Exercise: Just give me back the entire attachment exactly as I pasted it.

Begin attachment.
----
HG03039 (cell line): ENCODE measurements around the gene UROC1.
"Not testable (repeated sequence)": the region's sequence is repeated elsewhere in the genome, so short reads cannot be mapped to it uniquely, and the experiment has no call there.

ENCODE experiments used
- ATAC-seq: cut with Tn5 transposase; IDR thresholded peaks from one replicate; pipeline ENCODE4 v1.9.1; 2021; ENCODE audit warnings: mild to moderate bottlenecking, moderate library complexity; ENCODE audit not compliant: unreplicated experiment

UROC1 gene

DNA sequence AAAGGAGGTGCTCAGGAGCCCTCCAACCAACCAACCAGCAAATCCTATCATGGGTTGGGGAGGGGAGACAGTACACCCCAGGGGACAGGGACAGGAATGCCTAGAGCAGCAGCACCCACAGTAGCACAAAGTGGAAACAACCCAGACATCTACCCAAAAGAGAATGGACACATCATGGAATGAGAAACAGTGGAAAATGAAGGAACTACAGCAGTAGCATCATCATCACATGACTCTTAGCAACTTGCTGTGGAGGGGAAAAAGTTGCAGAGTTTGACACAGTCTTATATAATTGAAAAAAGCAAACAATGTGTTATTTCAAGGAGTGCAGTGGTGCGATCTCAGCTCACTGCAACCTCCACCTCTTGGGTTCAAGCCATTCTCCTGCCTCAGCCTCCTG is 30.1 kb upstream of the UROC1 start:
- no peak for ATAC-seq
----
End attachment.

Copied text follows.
HG03039 (cell line): ENCODE measurements around the gene UROC1.
"Not testable (repeated sequence)": the region's sequence is repeated elsewhere in the genome, so short reads cannot be mapped to it uniquely, and the experiment has no call there.

ENCODE experiments used
- ATAC-seq: cut with Tn5 transposase; IDR thresholded peaks from one replicate; pipeline ENCODE4 v1.9.1; 2021; ENCODE audit warnings: mild to moderate bottlenecking, moderate library complexity; ENCODE audit not compliant: unreplicated experiment

UROC1 gene

DNA sequence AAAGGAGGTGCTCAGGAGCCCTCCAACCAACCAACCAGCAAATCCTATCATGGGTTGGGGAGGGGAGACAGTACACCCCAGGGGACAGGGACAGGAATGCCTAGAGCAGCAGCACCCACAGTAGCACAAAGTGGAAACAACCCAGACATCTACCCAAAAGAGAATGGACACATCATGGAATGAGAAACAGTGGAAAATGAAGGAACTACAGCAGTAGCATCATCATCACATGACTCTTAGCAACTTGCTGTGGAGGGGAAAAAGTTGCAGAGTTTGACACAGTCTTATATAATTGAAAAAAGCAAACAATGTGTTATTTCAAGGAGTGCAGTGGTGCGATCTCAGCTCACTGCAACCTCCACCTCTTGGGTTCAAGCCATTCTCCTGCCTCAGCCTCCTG is 30.1 kb upstream of the UROC1 start:
- no peak for ATAC-seq